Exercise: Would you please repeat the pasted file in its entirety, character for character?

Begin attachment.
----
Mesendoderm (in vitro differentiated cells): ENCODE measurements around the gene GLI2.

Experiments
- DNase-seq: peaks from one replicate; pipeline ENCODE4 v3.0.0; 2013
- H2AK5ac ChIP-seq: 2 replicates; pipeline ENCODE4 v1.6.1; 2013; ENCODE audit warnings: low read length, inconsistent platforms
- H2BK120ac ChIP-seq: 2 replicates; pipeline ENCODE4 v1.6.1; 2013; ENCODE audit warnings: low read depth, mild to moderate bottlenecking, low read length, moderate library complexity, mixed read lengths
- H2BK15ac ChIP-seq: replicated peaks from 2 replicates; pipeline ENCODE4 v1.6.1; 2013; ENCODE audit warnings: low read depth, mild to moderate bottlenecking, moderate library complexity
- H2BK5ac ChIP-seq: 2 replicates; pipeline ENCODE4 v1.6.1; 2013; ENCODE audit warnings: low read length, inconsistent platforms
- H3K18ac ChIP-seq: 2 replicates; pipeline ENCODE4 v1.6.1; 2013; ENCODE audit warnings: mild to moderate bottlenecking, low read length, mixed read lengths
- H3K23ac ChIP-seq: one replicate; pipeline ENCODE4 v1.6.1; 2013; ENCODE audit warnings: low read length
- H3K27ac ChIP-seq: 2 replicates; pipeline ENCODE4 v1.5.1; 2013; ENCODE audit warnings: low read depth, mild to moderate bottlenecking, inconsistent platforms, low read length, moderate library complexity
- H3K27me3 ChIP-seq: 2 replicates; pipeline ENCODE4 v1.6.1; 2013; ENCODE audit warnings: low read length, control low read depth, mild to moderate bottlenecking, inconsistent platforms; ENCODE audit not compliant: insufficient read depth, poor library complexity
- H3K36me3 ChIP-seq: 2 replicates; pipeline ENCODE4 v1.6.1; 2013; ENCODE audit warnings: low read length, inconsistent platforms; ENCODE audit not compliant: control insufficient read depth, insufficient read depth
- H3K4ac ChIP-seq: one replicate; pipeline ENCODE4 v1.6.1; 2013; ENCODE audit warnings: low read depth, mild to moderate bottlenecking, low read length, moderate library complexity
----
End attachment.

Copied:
Mesendoderm (in vitro differentiated cells): ENCODE measurements around the gene GLI2.

Experiments
- DNase-seq: peaks from one replicate; pipeline ENCODE4 v3.0.0; 2013
- H2AK5ac ChIP-seq: 2 replicates; pipeline ENCODE4 v1.6.1; 2013; ENCODE audit warnings: low read length, inconsistent platforms
- H2BK120ac ChIP-seq: 2 replicates; pipeline ENCODE4 v1.6.1; 2013; ENCODE audit warnings: low read depth, mild to moderate bottlenecking, low read length, moderate library complexity, mixed read lengths
- H2BK15ac ChIP-seq: replicated peaks from 2 replicates; pipeline ENCODE4 v1.6.1; 2013; ENCODE audit warnings: low read depth, mild to moderate bottlenecking, moderate library complexity
- H2BK5ac ChIP-seq: 2 replicates; pipeline ENCODE4 v1.6.1; 2013; ENCODE audit warnings: low read length, inconsistent platforms
- H3K18ac ChIP-seq: 2 replicates; pipeline ENCODE4 v1.6.1; 2013; ENCODE audit warnings: mild to moderate bottlenecking, low read length, mixed read lengths
- H3K23ac ChIP-seq: one replicate; pipeline ENCODE4 v1.6.1; 2013; ENCODE audit warnings: low read length
- H3K27ac ChIP-seq: 2 replicates; pipeline ENCODE4 v1.5.1; 2013; ENCODE audit warnings: low read depth, mild to moderate bottlenecking, inconsistent platforms, low read length, moderate library complexity
- H3K27me3 ChIP-seq: 2 replicates; pipeline ENCODE4 v1.6.1; 2013; ENCODE audit warnings: low read length, control low read depth, mild to moderate bottlenecking, inconsistent platforms; ENCODE audit not compliant: insufficient read depth, poor library complexity
- H3K36me3 ChIP-seq: 2 replicates; pipeline ENCODE4 v1.6.1; 2013; ENCODE audit warnings: low read length, inconsistent platforms; ENCODE audit not compliant: control insufficient read depth, insufficient read depth
- H3K4ac ChIP-seq: one replicate; pipeline ENCODE4 v1.6.1; 2013; ENCODE audit warnings: low read depth, mild to moderate bottlenecking, low read length, moderate library complexity